Talking to Shane Claiborne when I met him last summer, I said: "Six people were living in community at The Simple Way and you became world famous. There are 600 of us in New Creation Christian Community and we’re not! Why do you think that is?"
If you think the question sounds mildly petulant, perhaps it is! But the tone of our conversation had been so very brotherly that I felt at liberty to let out a wee bit of frustration in the question. Here's what Shane said in answer:
"One of my friendly critiques of the Jesus movement in the US – and I sense you’re a bit like some of those communities – is that when they started they were wonderfully counter-cultural, but they also threw out the rest of the Church. I think maybe some of that was necessary – but I think it also minimised the impact they had on the wider Church.
"Learning from that, we are trying to revitalise and restore some of what’s broken in the Church, a bit like Francis of Assisi’s calling to 'repair the Church which is ruins'. Our discontent with the Church is the very reason we engage rather than disengage. We said 'We are going to stop complaining about the Church we’ve experienced and work on becoming the Church that we dream of – but that also means we’re not giving up on the rest of this dysfunctional family.' I think that’s part of why we’re still invited to preach at Willow Creek and other places.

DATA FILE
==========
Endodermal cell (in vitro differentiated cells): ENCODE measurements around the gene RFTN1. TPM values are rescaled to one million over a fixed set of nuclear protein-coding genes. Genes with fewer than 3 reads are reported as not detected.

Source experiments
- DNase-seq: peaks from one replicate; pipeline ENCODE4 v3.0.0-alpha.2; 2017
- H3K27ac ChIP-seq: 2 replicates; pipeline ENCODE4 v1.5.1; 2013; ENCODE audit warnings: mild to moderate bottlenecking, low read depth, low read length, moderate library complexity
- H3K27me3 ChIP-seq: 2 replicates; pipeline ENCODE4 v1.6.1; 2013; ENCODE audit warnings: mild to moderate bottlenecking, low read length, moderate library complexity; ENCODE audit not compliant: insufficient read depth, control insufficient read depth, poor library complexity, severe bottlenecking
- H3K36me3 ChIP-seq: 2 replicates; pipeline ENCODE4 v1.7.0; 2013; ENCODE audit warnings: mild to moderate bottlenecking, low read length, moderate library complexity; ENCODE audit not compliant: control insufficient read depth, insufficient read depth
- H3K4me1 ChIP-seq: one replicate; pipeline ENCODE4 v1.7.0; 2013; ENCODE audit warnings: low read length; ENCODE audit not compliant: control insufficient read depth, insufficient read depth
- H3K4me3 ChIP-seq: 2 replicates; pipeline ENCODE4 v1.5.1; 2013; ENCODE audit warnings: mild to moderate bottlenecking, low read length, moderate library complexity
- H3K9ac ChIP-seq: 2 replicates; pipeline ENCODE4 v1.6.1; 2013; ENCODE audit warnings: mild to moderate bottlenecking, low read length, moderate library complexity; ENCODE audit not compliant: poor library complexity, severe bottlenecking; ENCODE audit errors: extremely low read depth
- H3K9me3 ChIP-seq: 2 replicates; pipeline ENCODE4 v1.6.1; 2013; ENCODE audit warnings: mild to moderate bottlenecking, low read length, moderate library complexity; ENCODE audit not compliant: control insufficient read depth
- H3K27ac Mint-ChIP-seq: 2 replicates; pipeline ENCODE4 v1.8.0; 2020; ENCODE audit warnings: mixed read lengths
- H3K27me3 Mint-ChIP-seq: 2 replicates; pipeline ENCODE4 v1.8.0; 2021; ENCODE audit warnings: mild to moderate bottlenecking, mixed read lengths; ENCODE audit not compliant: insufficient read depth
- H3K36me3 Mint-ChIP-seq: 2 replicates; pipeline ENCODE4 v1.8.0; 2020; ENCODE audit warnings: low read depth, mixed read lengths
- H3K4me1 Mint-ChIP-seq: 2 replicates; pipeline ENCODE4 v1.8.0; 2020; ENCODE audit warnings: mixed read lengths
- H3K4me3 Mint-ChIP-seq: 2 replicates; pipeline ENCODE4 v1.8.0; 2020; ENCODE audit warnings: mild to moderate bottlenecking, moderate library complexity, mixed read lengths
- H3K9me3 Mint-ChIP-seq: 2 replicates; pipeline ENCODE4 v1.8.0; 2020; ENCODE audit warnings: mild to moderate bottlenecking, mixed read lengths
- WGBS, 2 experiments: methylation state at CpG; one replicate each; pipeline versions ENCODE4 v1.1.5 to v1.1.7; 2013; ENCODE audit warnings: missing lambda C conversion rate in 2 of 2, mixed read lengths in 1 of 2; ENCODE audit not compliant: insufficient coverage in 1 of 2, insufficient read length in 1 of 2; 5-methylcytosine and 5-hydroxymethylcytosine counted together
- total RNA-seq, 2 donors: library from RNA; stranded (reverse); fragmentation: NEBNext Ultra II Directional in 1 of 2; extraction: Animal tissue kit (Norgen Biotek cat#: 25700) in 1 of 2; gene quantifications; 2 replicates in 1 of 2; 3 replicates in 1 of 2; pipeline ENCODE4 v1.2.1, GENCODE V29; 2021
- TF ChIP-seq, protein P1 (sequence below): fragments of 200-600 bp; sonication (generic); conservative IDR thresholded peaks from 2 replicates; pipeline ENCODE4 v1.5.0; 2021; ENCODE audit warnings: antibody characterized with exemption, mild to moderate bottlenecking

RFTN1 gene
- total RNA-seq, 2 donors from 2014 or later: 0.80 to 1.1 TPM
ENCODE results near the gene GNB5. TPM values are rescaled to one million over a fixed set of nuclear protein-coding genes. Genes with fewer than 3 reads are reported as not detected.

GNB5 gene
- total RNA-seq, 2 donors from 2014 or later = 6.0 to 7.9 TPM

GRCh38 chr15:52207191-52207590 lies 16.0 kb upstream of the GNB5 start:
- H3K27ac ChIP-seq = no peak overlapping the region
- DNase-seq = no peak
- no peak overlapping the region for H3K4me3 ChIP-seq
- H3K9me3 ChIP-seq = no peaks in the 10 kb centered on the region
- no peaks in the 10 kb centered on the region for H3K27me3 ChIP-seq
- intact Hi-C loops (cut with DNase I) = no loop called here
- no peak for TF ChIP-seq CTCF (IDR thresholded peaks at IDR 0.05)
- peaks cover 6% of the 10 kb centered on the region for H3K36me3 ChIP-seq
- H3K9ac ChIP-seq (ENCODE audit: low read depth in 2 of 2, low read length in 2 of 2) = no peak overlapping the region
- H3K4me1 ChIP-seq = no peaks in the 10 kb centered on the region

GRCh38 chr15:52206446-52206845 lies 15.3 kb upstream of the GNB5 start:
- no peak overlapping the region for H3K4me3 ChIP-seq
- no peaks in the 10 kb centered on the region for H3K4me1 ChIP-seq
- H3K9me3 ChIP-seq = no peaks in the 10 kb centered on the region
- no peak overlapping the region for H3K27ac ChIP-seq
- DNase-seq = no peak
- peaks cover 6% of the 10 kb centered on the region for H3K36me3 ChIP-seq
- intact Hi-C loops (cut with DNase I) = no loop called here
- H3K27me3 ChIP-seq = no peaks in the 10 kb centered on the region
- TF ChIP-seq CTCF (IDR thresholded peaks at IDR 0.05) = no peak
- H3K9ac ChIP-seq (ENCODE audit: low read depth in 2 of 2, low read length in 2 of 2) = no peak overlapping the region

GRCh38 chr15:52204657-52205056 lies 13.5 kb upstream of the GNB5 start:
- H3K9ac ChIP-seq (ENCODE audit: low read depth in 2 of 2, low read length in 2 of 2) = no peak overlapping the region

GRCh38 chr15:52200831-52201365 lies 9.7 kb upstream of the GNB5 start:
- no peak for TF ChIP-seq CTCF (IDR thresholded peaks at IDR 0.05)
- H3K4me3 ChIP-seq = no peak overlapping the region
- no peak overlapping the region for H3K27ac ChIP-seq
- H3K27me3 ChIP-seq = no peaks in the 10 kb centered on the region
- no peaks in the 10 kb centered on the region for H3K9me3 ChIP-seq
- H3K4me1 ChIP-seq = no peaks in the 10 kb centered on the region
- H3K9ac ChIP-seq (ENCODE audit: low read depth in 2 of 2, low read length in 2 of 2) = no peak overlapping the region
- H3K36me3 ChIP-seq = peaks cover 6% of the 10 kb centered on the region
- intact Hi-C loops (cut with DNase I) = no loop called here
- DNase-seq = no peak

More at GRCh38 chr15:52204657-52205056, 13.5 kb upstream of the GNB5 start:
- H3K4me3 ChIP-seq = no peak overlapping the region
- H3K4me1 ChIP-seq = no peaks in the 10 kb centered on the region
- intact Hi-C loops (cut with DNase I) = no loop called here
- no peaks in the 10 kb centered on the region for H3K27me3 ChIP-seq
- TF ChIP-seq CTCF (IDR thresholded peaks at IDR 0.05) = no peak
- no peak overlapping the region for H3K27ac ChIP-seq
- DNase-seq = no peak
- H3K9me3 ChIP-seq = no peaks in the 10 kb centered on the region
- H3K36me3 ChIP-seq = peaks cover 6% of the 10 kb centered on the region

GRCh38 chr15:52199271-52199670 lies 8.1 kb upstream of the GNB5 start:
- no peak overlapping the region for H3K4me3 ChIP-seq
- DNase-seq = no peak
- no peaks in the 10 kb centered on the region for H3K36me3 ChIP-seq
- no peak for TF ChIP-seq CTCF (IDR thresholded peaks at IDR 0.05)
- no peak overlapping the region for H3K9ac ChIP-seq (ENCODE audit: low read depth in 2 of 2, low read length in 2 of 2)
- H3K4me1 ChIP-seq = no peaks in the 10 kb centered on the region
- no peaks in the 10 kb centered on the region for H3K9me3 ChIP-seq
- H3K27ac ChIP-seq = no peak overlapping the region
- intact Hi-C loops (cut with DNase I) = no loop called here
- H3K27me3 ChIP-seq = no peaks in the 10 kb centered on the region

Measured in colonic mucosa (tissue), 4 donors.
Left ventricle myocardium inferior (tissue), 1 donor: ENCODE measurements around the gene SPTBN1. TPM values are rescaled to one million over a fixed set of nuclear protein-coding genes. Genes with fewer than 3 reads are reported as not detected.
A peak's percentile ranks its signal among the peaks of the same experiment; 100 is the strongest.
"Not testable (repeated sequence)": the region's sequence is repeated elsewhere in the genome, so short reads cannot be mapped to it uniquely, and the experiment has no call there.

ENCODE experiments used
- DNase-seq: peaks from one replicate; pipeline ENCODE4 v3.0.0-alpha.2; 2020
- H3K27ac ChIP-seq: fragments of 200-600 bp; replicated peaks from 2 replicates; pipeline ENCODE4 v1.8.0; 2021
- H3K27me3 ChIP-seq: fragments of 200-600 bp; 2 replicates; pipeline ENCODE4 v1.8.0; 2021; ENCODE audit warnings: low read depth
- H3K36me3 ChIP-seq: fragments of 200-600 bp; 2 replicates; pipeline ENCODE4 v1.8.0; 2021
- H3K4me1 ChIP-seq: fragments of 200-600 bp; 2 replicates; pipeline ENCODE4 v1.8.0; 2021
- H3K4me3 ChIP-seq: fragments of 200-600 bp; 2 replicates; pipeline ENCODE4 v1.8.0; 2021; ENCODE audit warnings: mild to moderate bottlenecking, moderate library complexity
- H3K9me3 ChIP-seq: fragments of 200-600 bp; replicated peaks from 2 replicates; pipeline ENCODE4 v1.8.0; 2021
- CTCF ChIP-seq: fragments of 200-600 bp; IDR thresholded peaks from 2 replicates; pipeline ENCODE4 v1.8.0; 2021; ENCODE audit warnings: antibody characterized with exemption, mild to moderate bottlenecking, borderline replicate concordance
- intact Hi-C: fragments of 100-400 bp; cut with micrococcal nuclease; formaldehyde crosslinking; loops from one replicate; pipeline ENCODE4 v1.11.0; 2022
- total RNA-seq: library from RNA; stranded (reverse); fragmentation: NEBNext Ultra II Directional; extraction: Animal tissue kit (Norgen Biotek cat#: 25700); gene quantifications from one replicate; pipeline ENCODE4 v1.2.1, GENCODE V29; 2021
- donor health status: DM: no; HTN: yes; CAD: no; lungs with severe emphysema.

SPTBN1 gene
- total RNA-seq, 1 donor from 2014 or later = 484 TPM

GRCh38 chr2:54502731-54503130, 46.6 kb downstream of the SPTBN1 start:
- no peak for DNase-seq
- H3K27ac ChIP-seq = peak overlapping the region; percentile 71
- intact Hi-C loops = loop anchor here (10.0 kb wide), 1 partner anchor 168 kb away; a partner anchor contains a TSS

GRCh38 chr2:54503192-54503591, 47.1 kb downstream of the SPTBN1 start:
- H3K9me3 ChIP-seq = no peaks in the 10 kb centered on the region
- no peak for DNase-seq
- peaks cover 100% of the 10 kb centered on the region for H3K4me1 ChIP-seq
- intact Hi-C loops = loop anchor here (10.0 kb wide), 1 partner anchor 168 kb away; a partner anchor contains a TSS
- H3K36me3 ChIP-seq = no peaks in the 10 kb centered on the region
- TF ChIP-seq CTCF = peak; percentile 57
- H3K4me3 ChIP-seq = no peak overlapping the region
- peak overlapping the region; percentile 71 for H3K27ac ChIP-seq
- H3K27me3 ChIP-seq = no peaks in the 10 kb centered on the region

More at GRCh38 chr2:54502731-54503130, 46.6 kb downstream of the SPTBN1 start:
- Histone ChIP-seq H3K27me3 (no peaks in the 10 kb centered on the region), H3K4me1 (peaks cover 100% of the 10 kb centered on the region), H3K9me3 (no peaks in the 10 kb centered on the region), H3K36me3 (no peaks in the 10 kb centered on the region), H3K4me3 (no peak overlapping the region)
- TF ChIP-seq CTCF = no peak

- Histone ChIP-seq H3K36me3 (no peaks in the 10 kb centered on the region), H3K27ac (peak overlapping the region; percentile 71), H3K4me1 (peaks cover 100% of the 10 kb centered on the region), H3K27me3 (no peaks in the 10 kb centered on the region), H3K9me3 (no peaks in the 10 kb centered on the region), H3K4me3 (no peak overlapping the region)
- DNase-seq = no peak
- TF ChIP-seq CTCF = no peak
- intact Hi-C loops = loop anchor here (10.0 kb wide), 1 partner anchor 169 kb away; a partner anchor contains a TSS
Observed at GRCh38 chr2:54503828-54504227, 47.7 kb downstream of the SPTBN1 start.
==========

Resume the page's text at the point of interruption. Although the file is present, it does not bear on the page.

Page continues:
But I think that the gift of the Jesus Army and other radical communities is in preserving the radical spirit of that counter-culture or contrast society. It’s community on steroids. It moves the Church I think closer to where it should be."
Which was both encouraging - I love being described as "community on steroids" even if I wince a little - and challenging - it makes me feel the need for us to embrace our brothers and sisters everywhere, of whatever Christian "stripe", to learn and to share.
Talking of sisters, I met a nun last week, Sister Catherine (@digitalnun of some fame on Twitter), who said of us in the Jesus Army, "I love what you're doing - but your website's rubbish."
I know, sister, I know. We're working on it.
But later, Sister Catherine said, "Be encouraged. You're coming of age as a community." As someone who belongs to a monastic movement with fifteen hundred years under its communal belt, I take that as quite some encouragment.